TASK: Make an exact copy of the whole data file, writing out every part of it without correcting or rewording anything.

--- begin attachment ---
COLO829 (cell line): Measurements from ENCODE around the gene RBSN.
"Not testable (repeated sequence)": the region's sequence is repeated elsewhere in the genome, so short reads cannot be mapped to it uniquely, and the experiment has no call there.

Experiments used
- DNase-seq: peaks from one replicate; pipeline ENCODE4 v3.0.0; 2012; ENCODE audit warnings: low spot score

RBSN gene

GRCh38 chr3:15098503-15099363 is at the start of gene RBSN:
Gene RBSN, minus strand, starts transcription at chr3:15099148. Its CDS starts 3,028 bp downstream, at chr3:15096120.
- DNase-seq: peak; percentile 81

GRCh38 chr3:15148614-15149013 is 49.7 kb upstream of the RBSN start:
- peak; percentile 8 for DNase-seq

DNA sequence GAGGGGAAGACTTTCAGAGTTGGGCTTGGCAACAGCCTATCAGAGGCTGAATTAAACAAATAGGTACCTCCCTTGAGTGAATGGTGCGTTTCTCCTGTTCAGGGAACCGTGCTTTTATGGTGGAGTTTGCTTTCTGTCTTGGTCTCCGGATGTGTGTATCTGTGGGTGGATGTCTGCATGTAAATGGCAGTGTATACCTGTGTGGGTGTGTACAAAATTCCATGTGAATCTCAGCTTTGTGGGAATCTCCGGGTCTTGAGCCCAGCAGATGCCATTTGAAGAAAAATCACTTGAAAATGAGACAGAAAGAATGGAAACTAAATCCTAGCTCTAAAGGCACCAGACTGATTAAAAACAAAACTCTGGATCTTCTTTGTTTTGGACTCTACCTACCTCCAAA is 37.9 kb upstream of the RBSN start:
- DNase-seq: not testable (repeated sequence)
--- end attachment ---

COLO829 (cell line): Measurements from ENCODE around the gene RBSN.
"Not testable (repeated sequence)": the region's sequence is repeated elsewhere in the genome, so short reads cannot be mapped to it uniquely, and the experiment has no call there.

Experiments used
- DNase-seq: peaks from one replicate; pipeline ENCODE4 v3.0.0; 2012; ENCODE audit warnings: low spot score

RBSN gene

GRCh38 chr3:15098503-15099363 is at the start of gene RBSN:
Gene RBSN, minus strand, starts transcription at chr3:15099148. Its CDS starts 3,028 bp downstream, at chr3:15096120.
- DNase-seq: peak; percentile 81

GRCh38 chr3:15148614-15149013 is 49.7 kb upstream of the RBSN start:
- peak; percentile 8 for DNase-seq

DNA sequence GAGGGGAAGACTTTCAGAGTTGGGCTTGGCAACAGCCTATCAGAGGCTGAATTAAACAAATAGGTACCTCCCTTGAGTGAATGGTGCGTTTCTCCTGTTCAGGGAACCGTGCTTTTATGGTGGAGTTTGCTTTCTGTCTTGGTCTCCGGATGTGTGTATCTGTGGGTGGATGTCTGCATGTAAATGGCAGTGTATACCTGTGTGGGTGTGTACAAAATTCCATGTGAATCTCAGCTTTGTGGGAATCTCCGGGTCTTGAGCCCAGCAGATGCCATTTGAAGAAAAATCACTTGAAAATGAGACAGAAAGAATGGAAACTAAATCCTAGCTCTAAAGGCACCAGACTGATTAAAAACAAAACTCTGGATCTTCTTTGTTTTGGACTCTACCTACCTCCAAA is 37.9 kb upstream of the RBSN start:
- DNase-seq: not testable (repeated sequence)